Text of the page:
One way living here has affected my writing is in the way I think about language. Having to think and speak in French somehow ruptured my thought patterns. I find myself questioning word choice, and co-opting some French ideas into my use of English. I found the same thing watching my daughters learning to speak (in both languages). The way they construct words from parents, teachers and friends and use that as a base to make their own speech patterns is both thrilling and inspiring. As Louise Doughty described it in one of her novels, when they learn a new word it’s as though they’ve grown a new finger, and they wiggle it to see how it works.
What’s the publication story of 'The Night Rainbow'?
The story itself is quite short. I sent it out, and in my first batch of agents I had two requests for the full MS very quickly. One of them, Annette Green, almost bit my hand off for it. When you meet a literary agent who is so enthusiastic about your book, it’s just an amazing feeling. Annette sent it straight out to a shortlist of publishers, and after a couple of tantalizing months, and a face to face meeting, Bloomsbury – who just loved the novel, but had very full 2012 lists – offered for 2013, a two year wait. But again, if you meet a publisher that you feel good about, and who absolutely loves your novel, well some things are worth waiting for.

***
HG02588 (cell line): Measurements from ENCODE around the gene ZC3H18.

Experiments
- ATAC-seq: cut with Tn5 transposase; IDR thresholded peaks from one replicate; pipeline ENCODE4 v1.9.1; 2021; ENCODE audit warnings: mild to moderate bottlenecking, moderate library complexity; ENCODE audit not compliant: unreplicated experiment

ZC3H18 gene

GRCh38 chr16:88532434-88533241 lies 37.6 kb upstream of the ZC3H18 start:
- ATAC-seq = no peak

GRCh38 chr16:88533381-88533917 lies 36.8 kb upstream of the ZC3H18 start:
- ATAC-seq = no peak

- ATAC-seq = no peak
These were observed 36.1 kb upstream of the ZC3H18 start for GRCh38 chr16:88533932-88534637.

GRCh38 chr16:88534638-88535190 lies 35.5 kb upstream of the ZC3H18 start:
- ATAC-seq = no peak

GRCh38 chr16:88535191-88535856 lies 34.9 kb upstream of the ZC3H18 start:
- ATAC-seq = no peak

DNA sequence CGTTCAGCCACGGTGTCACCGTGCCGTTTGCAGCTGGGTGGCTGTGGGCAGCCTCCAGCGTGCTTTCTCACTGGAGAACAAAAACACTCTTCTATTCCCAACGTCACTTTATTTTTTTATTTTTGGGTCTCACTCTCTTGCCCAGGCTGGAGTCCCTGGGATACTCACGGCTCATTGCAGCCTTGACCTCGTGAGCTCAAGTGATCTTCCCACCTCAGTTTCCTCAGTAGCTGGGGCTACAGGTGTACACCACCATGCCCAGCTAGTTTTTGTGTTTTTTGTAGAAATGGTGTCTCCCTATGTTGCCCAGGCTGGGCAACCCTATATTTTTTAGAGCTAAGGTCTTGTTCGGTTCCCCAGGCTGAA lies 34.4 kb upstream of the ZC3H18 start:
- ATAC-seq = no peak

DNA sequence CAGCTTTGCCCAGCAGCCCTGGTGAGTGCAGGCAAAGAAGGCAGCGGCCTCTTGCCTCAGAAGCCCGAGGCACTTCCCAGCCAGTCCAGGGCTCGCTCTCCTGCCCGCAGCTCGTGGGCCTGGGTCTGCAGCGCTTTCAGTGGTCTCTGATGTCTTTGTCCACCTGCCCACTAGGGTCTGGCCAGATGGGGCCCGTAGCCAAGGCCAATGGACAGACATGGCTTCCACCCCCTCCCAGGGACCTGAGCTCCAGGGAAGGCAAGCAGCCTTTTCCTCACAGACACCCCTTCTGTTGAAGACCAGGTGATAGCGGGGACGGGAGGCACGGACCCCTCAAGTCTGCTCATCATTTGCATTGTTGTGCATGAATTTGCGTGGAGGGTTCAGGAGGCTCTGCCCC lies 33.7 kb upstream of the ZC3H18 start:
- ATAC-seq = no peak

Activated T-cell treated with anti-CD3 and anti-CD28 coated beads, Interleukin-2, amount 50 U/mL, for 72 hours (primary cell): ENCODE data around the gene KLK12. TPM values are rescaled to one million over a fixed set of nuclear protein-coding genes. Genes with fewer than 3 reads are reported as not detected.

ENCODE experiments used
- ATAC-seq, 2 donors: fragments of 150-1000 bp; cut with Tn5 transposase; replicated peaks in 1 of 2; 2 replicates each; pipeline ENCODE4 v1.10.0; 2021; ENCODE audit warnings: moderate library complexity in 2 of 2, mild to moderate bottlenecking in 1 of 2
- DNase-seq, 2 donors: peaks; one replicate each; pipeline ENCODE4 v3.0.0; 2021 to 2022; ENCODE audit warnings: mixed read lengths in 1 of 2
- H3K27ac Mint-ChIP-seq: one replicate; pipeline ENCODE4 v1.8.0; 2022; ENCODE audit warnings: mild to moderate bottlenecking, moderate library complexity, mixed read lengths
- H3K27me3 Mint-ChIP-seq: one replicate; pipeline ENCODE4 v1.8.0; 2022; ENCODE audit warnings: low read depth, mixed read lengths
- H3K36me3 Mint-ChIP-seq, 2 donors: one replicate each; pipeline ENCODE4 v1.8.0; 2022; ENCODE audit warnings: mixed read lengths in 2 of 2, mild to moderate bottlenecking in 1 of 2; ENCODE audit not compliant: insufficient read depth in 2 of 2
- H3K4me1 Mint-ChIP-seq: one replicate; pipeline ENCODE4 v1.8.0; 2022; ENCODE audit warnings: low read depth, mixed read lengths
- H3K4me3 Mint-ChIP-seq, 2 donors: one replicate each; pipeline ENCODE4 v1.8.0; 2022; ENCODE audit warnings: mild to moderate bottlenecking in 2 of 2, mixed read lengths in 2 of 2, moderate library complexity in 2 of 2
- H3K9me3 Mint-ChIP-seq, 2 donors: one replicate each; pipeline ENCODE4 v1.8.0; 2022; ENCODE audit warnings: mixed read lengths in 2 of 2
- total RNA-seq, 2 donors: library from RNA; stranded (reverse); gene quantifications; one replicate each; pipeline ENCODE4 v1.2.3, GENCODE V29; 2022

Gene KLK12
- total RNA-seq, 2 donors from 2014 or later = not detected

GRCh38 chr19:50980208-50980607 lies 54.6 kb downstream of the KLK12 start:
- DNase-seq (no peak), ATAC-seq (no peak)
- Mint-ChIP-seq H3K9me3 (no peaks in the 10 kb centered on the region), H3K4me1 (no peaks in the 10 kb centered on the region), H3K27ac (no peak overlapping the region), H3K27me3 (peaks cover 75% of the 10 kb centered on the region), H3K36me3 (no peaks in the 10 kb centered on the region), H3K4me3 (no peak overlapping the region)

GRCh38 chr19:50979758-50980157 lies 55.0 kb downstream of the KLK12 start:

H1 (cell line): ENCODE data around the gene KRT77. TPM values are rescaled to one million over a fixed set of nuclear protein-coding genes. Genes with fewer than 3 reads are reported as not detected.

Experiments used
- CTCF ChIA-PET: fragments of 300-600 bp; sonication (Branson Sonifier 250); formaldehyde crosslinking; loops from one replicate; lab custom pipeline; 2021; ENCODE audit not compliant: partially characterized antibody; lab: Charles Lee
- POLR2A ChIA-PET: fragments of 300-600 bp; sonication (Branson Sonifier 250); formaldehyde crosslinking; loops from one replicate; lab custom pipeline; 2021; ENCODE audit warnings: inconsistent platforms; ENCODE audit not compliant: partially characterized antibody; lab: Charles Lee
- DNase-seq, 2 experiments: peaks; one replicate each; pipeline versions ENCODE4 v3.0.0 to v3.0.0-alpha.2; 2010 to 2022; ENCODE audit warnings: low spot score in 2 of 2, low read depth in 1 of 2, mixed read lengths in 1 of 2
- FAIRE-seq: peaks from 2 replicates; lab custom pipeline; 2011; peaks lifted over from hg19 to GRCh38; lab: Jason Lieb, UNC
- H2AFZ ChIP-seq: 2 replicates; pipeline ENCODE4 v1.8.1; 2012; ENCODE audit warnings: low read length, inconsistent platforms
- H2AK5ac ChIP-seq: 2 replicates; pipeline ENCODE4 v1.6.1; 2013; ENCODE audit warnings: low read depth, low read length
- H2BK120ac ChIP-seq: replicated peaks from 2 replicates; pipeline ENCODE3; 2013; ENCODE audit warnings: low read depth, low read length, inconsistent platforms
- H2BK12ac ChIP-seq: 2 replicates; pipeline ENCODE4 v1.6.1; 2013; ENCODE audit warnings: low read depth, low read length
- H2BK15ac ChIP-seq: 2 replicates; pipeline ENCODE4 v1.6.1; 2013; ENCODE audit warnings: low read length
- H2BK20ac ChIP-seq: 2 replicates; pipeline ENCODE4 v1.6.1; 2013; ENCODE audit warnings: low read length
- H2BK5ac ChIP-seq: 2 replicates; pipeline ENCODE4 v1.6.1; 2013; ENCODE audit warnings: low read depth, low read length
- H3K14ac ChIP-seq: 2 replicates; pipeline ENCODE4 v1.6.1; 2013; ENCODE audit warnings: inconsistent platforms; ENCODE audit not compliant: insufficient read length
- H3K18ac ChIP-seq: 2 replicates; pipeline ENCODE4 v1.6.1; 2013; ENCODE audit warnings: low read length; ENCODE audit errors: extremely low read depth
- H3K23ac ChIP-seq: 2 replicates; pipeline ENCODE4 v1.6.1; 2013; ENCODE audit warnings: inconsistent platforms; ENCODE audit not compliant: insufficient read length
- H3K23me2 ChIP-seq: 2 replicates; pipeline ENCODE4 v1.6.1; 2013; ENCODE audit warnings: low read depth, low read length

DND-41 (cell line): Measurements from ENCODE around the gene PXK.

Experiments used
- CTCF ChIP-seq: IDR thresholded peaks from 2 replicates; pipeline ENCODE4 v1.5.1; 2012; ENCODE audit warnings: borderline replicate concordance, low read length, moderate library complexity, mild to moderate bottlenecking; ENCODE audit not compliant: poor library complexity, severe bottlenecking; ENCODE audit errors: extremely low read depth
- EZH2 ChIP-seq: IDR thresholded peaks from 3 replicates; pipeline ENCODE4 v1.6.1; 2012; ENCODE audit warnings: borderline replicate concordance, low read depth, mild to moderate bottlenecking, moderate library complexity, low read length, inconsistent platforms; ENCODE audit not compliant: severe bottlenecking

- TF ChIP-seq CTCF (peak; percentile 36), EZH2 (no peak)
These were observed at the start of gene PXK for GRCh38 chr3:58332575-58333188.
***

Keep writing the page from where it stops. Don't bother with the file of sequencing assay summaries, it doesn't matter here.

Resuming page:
In a close, parallel universe, none of this never happened. The Night Rainbow either just never found the right agent, or else the publishers’ lists were all full, or they already had a similar book, or they just didn’t want to take the dual risk of a ‘quiet’ novel with a child narrator. Part of me still walks in that parallel universe, because part of me still can’t believe that I made it here.
What are your plans for around publication date?
I’m going to be in London, celebrating with family and friends, starting with Chinese New Year on Sunday, then my mum is coming down from Scotland so we’ll spend some time with her. On Wednesday, the day before the official pub date of 14th February, I’m having a party at Daunt books.
Launch parties are by no means obligatory, especially for debut novelists, but I’m a big fan of ceremonies in life. They mark important moments, and this really important moment for me. It’s something I’ve been working towards pretty much my whole life.
I’ll be up in Yorkshire later at the start of March for a book signing in the Little Ripon Bookshop and holding a small drinks party for Northern folk. That’s as far as I’ll get on this trip, but I’m hoping when the paperback comes out the book will be relatively well known and I’ll be invited to a few more bookshops!
Are you allowed to tell us what you’re working on at the moment?
I can’t say too much as no-one has had sight of it yet, but it’s an existential love story set on a houseboat on the Canal du Midi near Toulouse. I’ve been editing it for a long time, but I’m still not ready to hand it in to my agent. I was hoping it would be done and dusted before the launch of The Night Rainbow, but it’s not, and there’s no point rushing it.
One thing I’ve learnt is that a novel should be the best you can make it, the closest to your idea of what you want it to be, before you submit. Even if you already have an agent and a friendly publisher. Best foot forwards, always!
Sounds advice! Thanks, Claire, and good luck! x
This giveaway is open worldwide! x